Prosecutors requested a $1,000 fine against Trump per post from the magistrate. Judge Merchan stated that a hearing regarding the restraining order would be held later in the month.

The Access Hollywood cassette is not to be played.

However, Judge Merchan promptly declined the prosecution’s request to play an Access Hollywood recording wherein Trump boasted about groping women by the genitalia.

Merchan ruled comparably a month ago, permitting the prosecution to deliberate on the recording but prohibiting its playback in court. He added that prosecutors may also query witnesses regarding the recording.

The defence team for Trump has contended that exposing the recording to the jury would have a “prejudicial” effect.

Conversely, the prosecution has contended that the recording is crucial in bolstering its case. During the final weeks of the 2016 presidential election, when Trump was under scrutiny for his relationships with women, the recording became public.

Prosecutors aim to establish that the aforementioned public pressure catalyzed Trump’s hush-money schemes, given his purported efforts to stifle critical press coverage.

Commencement of an extensive jury selection procedure

Following some legal wrangling between the prosecution and the defence, jury selection commenced: the day’s primary event.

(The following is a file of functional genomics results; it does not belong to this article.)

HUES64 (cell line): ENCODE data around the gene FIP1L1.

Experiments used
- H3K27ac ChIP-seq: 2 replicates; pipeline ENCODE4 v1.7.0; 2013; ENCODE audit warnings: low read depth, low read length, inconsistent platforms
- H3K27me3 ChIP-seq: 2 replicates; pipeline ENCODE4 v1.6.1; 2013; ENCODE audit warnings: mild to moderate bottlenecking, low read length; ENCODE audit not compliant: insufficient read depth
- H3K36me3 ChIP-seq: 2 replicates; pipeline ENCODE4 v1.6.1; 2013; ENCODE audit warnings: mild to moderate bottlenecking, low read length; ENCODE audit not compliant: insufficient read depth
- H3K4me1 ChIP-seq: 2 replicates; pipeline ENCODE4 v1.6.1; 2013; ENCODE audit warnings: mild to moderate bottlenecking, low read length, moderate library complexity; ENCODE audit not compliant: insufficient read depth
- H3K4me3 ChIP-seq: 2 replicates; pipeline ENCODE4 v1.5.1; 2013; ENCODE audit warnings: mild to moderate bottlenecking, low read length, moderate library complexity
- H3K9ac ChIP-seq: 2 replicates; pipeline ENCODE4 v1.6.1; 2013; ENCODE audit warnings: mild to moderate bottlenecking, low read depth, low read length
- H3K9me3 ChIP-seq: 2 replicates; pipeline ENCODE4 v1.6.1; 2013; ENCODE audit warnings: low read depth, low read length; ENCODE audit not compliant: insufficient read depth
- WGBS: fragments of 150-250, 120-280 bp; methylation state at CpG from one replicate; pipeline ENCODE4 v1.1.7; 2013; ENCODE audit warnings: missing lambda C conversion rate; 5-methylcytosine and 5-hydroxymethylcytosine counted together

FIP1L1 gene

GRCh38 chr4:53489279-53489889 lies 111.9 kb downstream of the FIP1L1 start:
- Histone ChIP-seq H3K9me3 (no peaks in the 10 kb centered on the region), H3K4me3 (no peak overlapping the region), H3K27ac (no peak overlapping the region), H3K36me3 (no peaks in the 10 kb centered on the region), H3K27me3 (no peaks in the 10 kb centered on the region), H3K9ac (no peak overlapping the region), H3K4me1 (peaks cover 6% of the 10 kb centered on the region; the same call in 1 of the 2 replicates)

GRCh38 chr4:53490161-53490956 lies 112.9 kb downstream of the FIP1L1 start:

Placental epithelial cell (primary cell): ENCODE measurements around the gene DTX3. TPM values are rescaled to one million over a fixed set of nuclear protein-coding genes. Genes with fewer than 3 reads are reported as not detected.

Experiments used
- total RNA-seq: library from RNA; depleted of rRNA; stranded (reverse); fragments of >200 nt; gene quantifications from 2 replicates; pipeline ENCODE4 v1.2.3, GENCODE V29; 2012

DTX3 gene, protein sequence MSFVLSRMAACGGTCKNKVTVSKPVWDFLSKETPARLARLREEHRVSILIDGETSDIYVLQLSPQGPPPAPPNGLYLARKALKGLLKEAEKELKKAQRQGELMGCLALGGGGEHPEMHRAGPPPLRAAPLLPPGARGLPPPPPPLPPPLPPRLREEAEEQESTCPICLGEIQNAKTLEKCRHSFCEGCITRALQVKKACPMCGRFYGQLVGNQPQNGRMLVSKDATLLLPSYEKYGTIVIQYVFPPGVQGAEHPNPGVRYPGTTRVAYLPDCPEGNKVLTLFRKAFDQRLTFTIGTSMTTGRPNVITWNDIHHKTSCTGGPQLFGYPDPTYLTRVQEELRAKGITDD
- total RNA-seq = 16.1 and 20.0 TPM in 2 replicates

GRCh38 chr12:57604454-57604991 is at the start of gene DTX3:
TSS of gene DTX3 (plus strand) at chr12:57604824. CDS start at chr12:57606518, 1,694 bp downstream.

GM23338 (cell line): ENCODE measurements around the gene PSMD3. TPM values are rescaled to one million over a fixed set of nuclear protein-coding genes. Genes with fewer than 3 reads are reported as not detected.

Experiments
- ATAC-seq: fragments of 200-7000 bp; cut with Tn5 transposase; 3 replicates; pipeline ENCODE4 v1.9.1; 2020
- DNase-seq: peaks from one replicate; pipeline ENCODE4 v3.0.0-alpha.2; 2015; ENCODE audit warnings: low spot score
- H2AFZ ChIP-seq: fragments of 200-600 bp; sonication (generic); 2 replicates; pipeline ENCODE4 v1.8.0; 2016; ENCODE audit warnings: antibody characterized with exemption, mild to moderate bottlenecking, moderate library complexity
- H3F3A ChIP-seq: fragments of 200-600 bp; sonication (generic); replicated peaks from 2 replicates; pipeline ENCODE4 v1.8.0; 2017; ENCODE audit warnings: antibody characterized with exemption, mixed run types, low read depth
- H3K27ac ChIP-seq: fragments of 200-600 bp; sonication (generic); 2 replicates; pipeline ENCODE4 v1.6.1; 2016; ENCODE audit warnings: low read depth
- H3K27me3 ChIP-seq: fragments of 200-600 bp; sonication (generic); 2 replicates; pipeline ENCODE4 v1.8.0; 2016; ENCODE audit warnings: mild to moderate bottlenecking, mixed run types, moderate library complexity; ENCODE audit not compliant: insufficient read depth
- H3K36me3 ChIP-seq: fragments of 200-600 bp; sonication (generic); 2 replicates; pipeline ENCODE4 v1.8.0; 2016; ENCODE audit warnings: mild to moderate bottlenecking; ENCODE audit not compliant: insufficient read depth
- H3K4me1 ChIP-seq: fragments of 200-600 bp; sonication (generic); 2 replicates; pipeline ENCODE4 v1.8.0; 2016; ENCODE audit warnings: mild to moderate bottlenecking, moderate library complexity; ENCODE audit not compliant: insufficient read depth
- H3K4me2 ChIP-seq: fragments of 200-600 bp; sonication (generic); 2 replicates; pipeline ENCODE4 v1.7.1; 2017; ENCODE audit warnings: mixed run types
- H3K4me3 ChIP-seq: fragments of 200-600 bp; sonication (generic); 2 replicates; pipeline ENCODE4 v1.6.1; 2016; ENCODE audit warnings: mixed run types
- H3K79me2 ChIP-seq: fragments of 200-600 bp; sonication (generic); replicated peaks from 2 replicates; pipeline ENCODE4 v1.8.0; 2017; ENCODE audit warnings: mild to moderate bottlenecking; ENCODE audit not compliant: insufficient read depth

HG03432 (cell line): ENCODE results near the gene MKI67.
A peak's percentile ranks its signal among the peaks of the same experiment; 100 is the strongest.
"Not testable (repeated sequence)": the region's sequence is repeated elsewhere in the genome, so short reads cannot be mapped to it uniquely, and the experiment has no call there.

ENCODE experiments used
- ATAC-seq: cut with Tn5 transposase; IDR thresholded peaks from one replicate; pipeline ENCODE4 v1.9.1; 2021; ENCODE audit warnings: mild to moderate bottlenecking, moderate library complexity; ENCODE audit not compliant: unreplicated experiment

A pool of over 500 potential jurors has been assembled for assessment; on Monday, 96 of them were extended invitations to enter the courtroom.

Both the prosecution and defence will choose twelve jurors, in addition to six alternates, from the extensive pool.

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“You are about to take part in a jury trial.” “One of the pillars of our judicial system is the trial by jury system,” Judge Merchan informed the 96 prospective jurors in the morning.

A questionnaire was distributed to each potential juror to determine their political leanings.

They were queried regarding their residential locations, occupations, educational attainment, and media consumption habits. Furthermore, they were queried regarding their perceived ability to serve as a “fair and impartial juror” and whether they held any firm convictions regarding Trump.

During the hearing on Monday, Judge Merchan expeditiously dismissed the potential jurors.

A majority of the 96 jurors in attendance raised their palms in protest, declaring their inability to maintain objectivity in the case. Consequently, all of these jurors were promptly dismissed. On Monday, no jurors were convened.